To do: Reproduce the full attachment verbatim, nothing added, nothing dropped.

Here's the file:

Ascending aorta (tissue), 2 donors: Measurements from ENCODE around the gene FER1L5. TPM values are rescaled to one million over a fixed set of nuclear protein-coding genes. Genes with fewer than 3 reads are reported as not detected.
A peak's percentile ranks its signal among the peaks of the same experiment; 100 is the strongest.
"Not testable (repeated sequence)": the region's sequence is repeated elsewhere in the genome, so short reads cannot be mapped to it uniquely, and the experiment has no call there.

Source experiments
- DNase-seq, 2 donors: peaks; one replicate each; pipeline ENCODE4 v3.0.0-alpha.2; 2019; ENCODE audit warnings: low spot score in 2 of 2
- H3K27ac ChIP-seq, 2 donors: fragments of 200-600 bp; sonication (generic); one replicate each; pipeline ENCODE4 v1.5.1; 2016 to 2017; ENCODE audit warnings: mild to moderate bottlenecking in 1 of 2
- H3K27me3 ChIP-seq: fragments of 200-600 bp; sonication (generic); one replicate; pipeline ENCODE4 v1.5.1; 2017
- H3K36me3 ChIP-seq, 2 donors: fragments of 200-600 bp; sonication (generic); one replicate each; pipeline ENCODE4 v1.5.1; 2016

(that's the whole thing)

Ascending aorta (tissue), 2 donors: Measurements from ENCODE around the gene FER1L5. TPM values are rescaled to one million over a fixed set of nuclear protein-coding genes. Genes with fewer than 3 reads are reported as not detected.
A peak's percentile ranks its signal among the peaks of the same experiment; 100 is the strongest.
"Not testable (repeated sequence)": the region's sequence is repeated elsewhere in the genome, so short reads cannot be mapped to it uniquely, and the experiment has no call there.

Source experiments
- DNase-seq, 2 donors: peaks; one replicate each; pipeline ENCODE4 v3.0.0-alpha.2; 2019; ENCODE audit warnings: low spot score in 2 of 2
- H3K27ac ChIP-seq, 2 donors: fragments of 200-600 bp; sonication (generic); one replicate each; pipeline ENCODE4 v1.5.1; 2016 to 2017; ENCODE audit warnings: mild to moderate bottlenecking in 1 of 2
- H3K27me3 ChIP-seq: fragments of 200-600 bp; sonication (generic); one replicate; pipeline ENCODE4 v1.5.1; 2017
- H3K36me3 ChIP-seq, 2 donors: fragments of 200-600 bp; sonication (generic); one replicate each; pipeline ENCODE4 v1.5.1; 2016